As you'll see later in the course, when you open a non-raw photo from Lightroom to Photoshop, you get an interim dialog box that gives you three options for how the file will be treated. One of those options is Edit a Copy with Lightroom Adjustments. When you choose that option then these primary external editing options will work just like they do with the raw file. They will determine the Color Space, the Bit Depth, and the Resolution with which the file opens in Photoshop and the File Format in which it's saved from Photoshop. We will go through raw and non-raw workflows later in the course, but for now I just wanted you to understand the general purpose of these options.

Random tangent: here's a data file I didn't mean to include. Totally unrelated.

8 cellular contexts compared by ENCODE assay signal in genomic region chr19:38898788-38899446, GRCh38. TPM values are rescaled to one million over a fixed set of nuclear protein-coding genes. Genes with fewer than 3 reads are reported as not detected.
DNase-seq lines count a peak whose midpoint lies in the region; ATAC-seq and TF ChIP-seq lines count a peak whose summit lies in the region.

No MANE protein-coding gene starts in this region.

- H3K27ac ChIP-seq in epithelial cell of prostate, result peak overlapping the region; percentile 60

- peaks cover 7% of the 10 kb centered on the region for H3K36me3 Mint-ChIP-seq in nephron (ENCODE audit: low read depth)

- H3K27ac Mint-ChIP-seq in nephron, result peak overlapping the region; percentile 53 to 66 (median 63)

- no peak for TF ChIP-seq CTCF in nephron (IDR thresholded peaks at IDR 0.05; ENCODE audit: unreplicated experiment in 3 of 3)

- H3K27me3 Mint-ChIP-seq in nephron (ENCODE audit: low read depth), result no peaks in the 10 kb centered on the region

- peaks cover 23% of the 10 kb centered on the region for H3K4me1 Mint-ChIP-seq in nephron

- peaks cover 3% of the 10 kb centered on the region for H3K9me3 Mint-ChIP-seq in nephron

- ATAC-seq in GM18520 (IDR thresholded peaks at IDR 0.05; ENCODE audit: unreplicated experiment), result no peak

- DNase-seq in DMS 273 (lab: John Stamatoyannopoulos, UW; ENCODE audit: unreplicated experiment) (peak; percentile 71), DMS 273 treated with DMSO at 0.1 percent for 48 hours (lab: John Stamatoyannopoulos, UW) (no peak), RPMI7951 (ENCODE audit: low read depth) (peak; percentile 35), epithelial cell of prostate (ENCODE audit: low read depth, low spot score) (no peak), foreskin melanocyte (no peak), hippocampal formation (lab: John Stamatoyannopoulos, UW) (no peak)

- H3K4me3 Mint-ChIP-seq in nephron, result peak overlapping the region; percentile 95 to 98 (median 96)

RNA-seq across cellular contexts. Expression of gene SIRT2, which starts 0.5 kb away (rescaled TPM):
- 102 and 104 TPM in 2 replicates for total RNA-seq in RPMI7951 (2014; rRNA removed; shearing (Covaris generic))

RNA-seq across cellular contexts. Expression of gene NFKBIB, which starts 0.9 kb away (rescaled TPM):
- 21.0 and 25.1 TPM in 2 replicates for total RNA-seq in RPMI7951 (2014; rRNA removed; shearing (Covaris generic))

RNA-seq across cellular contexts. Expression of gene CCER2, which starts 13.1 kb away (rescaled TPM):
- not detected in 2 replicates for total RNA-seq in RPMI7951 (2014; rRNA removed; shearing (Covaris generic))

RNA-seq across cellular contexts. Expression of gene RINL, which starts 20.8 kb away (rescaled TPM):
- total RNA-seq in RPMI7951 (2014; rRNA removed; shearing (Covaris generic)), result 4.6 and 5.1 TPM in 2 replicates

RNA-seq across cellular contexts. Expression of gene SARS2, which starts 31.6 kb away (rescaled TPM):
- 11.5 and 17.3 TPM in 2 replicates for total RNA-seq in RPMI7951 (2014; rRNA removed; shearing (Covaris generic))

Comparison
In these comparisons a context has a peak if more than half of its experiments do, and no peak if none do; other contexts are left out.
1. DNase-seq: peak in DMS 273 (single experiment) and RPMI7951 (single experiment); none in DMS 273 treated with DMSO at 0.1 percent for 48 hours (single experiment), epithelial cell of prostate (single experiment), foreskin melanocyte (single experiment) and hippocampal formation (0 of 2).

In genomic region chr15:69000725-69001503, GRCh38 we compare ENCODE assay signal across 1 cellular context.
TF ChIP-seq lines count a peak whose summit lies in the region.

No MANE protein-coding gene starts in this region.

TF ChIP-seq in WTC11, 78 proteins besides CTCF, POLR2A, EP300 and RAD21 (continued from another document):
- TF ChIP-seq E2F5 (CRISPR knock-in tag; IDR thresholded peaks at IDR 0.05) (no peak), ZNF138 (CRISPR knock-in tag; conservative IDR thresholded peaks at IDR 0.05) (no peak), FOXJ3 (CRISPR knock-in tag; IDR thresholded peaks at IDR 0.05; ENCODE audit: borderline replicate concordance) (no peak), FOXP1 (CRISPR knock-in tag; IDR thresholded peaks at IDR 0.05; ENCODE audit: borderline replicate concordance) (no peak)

And now, let's take a quick look at these options. Here you can see them at their default settings, and it's perfectly okay to leave them at their defaults. But if you wish, instead of TIFF, you can choose to have file safe from Photoshop as PSD, which stands for Photoshop Document, which is the proprietary Photoshop file format. There really isn't too much difference between these two formats, you can just choose the one you are comfortable with. Both of them retain layers and other proprietary Photoshop features, and both can be saved in 8 or 16-bits. The main difference between them is that TIFF is not a proprietary Adobe format.
So if you need to pass files off to another person who is not an Adobe user then TIFF is a safer bet. The next option, Color Space, describes the color tag that will be embedded in the image. You can choose from only these three, ProPhoto RGB or AdobeRGB (1998), both of which are good choices for photos that are headed for print, or if you are preparing files for online viewing or for email, then sRGB is the best choice. I'm going to go with AdobeRGB.